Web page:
Why does Amazon, a brand that probably knows more about what Americans want to buy than any other company, need to sell experimental products just to figure out what it’s doing? Tech companies big and small typically do their research and development in house before releasing products.

What’s more, when Amazon fails like this, customers, the guinea pigs, lose hard-earned cash and a product they may enjoy. There is also an environmental impact: The electronic device could end up in a landfill, and even if it’s recycled, only a small portion of its materials can be reused.

Lisa Levandowski, an Amazon spokeswoman, said that internal teams tested the company’s inventions extensively but that, because they were novel and ambitious, customer feedback could help improve them. This approach allows Amazon to make products like the Echo and Alexa what they are today, she said.

Why does Amazon, a brand that probably knows more about what we want to buy than any other company, need to sell us experimental products just to figure out what it’s doing?

Design veterans with experience creating products for Big Tech brands like Apple and Samsung confirmed that Amazon’s method was atypical. My general recommendation is to think twice before buying cutting-edge tech products made by Amazon; and if you do, be aware of the risk.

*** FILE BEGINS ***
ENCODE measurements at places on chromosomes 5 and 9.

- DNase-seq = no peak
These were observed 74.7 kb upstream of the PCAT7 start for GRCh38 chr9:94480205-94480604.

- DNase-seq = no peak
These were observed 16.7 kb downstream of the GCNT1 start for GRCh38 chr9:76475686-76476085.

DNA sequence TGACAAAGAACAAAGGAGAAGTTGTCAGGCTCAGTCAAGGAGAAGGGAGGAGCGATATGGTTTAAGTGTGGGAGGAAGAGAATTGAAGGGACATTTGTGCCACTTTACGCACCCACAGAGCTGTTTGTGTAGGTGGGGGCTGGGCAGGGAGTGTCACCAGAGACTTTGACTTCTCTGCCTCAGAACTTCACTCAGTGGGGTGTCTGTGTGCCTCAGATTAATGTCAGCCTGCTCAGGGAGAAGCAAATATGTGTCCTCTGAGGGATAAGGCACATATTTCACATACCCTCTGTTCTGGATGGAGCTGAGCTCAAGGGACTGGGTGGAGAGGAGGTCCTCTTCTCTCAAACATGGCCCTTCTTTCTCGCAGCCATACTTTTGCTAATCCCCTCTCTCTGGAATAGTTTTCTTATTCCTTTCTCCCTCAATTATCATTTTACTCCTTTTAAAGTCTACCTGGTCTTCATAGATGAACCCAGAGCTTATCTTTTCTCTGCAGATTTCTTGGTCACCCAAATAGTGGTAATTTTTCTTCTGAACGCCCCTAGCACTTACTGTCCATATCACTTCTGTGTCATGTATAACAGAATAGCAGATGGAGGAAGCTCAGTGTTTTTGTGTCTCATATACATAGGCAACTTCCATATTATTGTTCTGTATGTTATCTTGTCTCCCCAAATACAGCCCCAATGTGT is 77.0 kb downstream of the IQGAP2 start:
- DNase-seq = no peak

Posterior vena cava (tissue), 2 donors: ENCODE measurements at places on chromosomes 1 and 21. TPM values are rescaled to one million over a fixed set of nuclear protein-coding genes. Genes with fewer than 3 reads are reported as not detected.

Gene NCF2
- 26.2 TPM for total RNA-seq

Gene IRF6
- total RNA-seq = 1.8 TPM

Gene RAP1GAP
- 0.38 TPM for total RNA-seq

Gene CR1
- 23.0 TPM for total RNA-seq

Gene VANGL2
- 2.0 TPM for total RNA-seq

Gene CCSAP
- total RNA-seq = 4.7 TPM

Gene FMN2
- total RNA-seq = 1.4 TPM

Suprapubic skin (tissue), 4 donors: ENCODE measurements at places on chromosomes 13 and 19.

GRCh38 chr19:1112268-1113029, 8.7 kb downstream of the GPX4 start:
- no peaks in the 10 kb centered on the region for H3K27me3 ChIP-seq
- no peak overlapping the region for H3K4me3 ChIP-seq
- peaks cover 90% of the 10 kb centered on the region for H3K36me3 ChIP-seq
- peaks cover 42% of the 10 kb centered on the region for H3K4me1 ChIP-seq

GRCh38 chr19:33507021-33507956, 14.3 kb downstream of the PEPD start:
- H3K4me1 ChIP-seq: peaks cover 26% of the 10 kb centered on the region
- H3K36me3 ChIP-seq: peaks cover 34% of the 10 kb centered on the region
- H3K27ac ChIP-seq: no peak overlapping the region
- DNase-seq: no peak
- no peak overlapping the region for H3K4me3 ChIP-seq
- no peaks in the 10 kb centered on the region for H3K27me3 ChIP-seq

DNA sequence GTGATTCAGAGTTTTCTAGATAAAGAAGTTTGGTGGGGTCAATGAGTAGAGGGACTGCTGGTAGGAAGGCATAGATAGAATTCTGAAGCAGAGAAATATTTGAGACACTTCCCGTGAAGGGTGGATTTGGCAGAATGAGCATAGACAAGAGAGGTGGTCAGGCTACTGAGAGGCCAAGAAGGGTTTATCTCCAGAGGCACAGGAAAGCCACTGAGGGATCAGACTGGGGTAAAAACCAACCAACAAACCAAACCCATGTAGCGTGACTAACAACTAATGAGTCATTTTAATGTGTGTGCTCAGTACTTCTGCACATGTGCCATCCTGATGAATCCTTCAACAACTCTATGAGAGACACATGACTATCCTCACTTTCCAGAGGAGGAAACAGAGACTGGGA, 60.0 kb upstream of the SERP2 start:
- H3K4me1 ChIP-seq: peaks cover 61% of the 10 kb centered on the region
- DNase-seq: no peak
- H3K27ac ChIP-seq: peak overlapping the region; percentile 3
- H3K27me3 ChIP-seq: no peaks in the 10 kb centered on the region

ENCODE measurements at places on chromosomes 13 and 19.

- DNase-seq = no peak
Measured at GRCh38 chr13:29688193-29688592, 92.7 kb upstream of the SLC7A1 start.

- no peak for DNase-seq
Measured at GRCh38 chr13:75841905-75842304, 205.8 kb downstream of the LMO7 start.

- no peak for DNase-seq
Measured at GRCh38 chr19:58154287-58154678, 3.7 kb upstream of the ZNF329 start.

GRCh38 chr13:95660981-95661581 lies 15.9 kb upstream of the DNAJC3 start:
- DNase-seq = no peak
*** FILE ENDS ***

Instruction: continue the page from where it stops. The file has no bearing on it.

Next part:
Slow and steady vs. on-the-fly innovation

A television, no matter how thin, makes an ugly centrepiece in a living room once it’s turned off. With this in mind, Yves Béhar, a Swiss designer, teamed with Samsung to design a TV that could blend into the room like an art piece, he said.

They took a slow and patient approach.

Béhar said he and Samsung designers had started with making observations about consumers: Homes were getting smaller, and tastes were becoming more eclectic. With that insight, the product developers worked with curators in museums and galleries to assemble art that could be shown on the TV.

After a few years of testing prototypes and forming partnerships to procure artwork, the collaboration resulted in the 2017 introduction of the Frame TV, a Samsung television that resembled a picture frame. It used motion sensors to show art when people were present and shut off when nobody was around. The TV has become a bestseller.

Béhar, who founded Fuseproject, an industrial design firm, said he understood Amazon’s approach as a retail company to rapidly test ideas; like when it measures how customers respond to different prices in its stores. But “with hardware, people end up being left with stuff that’s useless or doesn’t work anymore,” he said. “In the world that we live in today, with global warming and plastics and waste, I do think it’s something to be very careful about.”

Hollowell is an example of how tough it can be to pacify unhappy customers. When Amazon was announcing the death of the Echo Look, the company sent two emails. The first included a promotional code to get a newer product, the Echo Show 5, for free. Hollowell took the offer but found that the Echo Show was a poor substitute: The camera was subpar and lacked software to organise his closet, he said.

The second email was a reminder that the Echo Look would soon be dead and that it could be recycled. Hollowell missed the part about recycling.

“I very distinctly remember putting it in the trash one day because it just wasn’t working,” he said.

The New York Times